Jeramey Jannene
Friday Photos

Bader Rutter’s New Downtown Digs

New office building quickly rising on site of former Laacke & Joys complex.

By - Sep 23rd, 2016 10:32 pm
Sign-up for the Urban Milwaukee daily email
1433 Water. Photo by Jeramey Jannene

1433 Water. Photo by Jeramey Jannene

A new office building is rising on the north end of downtown Milwaukee. Wangard Partners is developing the 113,800 square-foot building, known as 1433 Water, at the site of a former Laacke & Joys store. Advertising agency Bader Rutter will anchor the building.

Bader Rutter will move 220 jobs to the building, and eventually hopes to lease the entire complex. Their initial lease is for 60,000 square-feet. The firm is relocating to Milwaukee from Brookfield.

The new building will include the joining of a four-story building, originally built in 1930, that was formerly part of the Laacke & Joys complex with a new five-story addition. An attached building, formerly used by Laacke & Joys, was demolished to make way for the new building.

Findorff is leading construction on the building. Plunkett Raysich Architects is leading the building’s design. Associated Bank provided private financing for the $31 million project. In addition, the project received financial support from the City of Milwaukee, Wisconsin Housing and Economic Development Authority and First-Ring Industrial Redevelopment Enterprise.

Bader Rutter intends to move into the building at 1433 N. Water St. by May of 2017. Also included in the development are two restaurants in smaller buildings to the south, a parking structure and possibly down-the-road a 12-story hotel.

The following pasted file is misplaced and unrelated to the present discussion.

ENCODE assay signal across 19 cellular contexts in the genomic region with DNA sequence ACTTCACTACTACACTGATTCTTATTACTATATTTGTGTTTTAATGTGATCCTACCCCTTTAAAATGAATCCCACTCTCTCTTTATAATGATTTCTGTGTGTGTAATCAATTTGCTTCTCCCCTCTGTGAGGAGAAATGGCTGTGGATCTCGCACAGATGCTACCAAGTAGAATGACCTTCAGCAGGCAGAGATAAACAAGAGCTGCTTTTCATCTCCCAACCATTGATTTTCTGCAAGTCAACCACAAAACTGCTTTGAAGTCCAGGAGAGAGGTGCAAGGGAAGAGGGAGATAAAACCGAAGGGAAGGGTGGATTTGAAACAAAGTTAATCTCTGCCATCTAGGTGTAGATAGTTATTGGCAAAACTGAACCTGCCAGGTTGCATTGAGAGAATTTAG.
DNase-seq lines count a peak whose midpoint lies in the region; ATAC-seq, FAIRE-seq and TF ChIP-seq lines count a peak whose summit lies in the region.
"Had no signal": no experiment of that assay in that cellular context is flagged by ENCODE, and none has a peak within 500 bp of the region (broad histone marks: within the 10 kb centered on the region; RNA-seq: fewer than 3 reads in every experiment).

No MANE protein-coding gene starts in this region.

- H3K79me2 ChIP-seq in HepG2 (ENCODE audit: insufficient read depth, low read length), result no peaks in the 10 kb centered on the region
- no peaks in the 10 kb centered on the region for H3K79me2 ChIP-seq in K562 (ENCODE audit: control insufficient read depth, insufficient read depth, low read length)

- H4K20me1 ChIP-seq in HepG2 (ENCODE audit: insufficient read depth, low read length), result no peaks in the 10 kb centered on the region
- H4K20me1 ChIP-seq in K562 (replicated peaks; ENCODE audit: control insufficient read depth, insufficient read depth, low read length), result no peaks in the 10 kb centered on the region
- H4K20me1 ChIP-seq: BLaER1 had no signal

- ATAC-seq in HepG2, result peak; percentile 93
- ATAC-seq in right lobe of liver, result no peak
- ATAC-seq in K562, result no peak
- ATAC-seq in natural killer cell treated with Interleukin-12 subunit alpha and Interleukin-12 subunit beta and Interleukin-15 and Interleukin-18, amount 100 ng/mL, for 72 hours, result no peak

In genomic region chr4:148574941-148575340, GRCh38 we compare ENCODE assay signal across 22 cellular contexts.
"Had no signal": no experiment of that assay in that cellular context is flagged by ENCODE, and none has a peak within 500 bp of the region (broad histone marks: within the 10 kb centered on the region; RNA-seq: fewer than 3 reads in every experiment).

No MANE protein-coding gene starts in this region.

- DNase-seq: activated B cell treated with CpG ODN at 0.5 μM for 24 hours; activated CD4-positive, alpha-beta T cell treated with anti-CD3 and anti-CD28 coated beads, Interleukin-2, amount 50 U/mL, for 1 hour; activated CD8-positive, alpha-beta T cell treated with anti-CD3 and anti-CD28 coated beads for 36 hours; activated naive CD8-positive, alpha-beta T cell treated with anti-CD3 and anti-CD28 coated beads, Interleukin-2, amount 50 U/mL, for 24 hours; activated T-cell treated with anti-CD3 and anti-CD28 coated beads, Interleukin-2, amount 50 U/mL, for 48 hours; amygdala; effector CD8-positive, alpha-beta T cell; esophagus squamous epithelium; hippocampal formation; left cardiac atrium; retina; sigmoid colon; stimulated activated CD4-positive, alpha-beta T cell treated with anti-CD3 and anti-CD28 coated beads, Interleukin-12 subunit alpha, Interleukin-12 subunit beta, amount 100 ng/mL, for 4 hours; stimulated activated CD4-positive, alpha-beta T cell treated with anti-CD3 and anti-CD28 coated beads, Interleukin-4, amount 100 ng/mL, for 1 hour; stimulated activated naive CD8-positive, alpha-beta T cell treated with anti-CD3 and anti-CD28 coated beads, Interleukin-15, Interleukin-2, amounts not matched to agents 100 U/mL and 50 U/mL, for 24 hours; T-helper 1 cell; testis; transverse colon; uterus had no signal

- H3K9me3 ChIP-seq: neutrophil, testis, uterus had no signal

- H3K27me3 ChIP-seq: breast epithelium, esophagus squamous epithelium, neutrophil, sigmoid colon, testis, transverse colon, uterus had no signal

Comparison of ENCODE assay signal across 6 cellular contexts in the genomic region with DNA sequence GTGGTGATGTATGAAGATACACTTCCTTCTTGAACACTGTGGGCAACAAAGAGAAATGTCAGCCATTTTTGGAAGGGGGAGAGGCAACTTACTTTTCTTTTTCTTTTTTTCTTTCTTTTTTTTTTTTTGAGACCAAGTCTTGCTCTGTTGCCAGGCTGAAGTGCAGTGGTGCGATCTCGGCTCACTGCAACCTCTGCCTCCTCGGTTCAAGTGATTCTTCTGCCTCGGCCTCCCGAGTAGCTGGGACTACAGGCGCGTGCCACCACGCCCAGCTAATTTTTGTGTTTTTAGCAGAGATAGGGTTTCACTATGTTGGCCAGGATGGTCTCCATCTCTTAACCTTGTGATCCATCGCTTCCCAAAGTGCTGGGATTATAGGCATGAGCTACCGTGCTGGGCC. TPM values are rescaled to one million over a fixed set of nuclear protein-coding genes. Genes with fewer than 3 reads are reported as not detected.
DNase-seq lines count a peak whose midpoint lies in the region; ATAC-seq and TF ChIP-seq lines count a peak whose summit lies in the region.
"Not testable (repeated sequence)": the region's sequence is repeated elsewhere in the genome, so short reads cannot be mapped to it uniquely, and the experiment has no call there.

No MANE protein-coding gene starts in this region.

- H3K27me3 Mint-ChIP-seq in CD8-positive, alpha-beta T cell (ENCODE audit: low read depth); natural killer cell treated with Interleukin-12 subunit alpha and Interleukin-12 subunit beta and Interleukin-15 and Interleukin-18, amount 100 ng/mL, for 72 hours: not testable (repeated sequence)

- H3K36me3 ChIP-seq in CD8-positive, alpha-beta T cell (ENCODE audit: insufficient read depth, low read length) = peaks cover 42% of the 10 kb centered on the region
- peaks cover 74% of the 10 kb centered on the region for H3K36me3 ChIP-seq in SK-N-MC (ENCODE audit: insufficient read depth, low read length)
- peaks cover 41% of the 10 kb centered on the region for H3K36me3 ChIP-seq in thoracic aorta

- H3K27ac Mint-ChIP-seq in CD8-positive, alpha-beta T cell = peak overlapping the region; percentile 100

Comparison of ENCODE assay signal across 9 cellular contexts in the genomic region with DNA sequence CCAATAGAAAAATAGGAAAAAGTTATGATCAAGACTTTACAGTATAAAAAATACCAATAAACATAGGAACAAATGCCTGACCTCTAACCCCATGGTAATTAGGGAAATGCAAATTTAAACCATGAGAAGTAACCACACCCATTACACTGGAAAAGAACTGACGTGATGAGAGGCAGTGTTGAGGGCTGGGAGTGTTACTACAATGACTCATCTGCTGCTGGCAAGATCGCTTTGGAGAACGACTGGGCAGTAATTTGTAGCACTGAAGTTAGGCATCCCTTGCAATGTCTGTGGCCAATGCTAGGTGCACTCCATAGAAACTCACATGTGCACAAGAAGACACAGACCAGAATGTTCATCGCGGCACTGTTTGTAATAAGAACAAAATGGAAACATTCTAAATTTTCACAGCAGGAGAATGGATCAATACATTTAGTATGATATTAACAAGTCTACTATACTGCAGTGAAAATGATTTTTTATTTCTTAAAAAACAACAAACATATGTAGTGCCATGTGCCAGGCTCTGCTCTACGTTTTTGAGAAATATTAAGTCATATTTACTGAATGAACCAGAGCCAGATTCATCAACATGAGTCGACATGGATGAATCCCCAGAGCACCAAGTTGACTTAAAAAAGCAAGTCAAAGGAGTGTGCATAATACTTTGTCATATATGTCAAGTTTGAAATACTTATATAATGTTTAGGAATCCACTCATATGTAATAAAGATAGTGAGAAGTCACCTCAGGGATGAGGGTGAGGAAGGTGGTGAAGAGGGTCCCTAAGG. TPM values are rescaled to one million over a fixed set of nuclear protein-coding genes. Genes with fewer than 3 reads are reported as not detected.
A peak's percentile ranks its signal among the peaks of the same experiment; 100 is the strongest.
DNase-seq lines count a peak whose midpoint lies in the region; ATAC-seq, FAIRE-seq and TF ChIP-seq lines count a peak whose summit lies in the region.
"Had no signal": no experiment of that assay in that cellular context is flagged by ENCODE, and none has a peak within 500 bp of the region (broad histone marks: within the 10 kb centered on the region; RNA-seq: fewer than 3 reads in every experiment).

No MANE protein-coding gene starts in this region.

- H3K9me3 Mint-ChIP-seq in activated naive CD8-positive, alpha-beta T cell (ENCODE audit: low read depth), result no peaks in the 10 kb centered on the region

The move is a return home for Bader Rutter, which opened in downtown Milwaukee in 1974. Bader Rutter CEO Greg Nickerson cites the need to attract and retain talent and the growing vibrancy of Downtown as reasons for the move.

Master Lock had considered joining Bader Rutter in the new complex before opting to relocate within Oak Creek to the former Bucyrus (and Midwest Airlines before that) headquarters.

The demolished building, which many would recognize as a Laacke and Joys store until 2013, was originally built in 1874 by the Northwestern Furniture Company. According to Wangard, that building could not support the weight loads required of a modern office building. The firm had originally desired to save the building. As part of the redevelopment, a small, one-story building on the northeast corner of the site was also demolished.

The complex is far from the only active project in the area. Just to the east at the corner of N. Broadway and E. Ogden Ave., Roers Investments, a Minnesota firm, recently acquired a long-vacant lot and is exploring building an apartment building on the site. Immediately north of the office project, the fourth phase of the Mandel Group‘s The North End mixed-use development is under construction. North of Mandel’s project, The Rhythm apartments are nearing completion. Wangard has a number of other projects underway in the immediate vicinity, including an apartment building at 1701 N. Water St., the second phase of the Avenir apartments and a $52 million development at Park East Block 22.

Photos

Renderings

One thought on “Friday Photos: Bader Rutter’s New Downtown Digs”

  1. Jerry says:

    This is awesome! Bring the jobs to where the employees live.

Leave a Reply

Your email address will not be published. Required fields are marked *